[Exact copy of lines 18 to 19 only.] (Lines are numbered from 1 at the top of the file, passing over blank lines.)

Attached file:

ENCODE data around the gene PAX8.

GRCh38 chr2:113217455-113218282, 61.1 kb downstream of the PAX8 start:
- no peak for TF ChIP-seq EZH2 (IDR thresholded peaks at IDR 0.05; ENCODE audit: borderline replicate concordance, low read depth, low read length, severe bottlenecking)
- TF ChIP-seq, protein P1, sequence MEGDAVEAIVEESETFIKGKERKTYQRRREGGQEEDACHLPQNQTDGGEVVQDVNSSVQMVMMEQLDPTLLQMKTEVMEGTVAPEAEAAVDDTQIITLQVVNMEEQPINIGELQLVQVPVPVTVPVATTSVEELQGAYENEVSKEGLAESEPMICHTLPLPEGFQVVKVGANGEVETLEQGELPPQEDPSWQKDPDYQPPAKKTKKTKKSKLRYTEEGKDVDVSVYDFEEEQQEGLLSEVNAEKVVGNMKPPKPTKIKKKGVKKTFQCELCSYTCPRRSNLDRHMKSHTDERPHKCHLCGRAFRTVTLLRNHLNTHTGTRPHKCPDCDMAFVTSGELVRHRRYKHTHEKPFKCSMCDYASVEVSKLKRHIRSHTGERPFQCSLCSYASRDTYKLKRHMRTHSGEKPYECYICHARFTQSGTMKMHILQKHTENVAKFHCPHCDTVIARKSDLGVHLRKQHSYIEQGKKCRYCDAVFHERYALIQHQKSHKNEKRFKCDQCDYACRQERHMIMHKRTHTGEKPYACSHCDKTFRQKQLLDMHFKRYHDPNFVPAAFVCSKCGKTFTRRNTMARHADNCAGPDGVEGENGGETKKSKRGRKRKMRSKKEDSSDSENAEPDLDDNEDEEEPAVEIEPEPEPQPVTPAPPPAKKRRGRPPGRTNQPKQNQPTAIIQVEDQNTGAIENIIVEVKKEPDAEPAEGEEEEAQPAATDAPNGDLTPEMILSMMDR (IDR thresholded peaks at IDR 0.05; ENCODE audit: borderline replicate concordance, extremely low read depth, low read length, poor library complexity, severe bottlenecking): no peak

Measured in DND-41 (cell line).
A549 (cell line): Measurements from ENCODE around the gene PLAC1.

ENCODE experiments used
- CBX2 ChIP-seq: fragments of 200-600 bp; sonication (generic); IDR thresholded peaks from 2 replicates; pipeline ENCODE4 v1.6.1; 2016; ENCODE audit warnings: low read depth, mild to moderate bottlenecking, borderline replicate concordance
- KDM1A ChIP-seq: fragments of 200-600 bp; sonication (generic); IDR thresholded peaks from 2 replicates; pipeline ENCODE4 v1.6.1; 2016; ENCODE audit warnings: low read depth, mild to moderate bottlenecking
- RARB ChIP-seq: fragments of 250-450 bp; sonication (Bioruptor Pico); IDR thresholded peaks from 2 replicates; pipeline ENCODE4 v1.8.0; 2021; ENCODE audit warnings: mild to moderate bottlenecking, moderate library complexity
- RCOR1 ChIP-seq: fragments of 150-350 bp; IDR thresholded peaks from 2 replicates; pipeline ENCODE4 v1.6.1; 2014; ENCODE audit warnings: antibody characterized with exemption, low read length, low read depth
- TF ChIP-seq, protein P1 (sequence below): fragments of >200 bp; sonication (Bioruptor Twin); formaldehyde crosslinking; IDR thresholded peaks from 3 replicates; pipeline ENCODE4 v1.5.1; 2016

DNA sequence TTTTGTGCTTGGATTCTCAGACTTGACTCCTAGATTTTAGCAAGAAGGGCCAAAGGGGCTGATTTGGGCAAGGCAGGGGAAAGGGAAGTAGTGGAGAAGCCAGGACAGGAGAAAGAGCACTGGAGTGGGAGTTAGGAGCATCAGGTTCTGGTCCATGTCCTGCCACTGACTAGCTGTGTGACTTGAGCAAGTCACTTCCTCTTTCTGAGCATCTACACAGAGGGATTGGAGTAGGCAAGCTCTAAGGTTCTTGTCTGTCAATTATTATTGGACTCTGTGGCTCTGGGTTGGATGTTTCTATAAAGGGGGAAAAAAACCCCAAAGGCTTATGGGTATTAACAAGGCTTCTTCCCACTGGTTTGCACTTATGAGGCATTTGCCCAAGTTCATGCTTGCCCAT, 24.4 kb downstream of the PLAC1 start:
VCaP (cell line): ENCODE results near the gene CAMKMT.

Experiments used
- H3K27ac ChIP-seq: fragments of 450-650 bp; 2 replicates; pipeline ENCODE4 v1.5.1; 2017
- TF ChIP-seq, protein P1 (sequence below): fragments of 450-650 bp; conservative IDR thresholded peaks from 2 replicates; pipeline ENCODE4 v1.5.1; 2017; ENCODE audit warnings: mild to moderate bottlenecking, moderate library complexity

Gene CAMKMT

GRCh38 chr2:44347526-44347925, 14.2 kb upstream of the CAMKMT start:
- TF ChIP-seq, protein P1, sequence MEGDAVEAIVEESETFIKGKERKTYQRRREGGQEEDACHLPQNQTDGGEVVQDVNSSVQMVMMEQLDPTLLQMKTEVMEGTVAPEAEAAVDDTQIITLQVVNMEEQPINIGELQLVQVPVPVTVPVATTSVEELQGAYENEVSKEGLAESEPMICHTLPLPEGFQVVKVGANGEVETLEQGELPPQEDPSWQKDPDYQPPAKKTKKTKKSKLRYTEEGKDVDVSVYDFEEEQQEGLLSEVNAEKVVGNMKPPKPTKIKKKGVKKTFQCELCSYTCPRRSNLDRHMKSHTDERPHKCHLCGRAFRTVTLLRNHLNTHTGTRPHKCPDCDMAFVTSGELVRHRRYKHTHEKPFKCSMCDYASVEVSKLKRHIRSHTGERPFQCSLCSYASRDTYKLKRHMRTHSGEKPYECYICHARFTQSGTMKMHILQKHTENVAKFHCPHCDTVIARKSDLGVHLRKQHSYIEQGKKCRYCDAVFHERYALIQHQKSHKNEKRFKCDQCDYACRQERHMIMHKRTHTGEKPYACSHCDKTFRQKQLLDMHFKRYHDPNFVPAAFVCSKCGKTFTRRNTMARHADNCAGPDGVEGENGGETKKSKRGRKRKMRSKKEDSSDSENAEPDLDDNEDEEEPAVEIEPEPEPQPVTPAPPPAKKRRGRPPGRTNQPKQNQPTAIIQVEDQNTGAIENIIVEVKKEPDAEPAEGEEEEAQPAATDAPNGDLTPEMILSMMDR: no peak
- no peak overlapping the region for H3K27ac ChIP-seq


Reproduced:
Gene CAMKMT

GRCh38 chr2:44347526-44347925, 14.2 kb upstream of the CAMKMT start: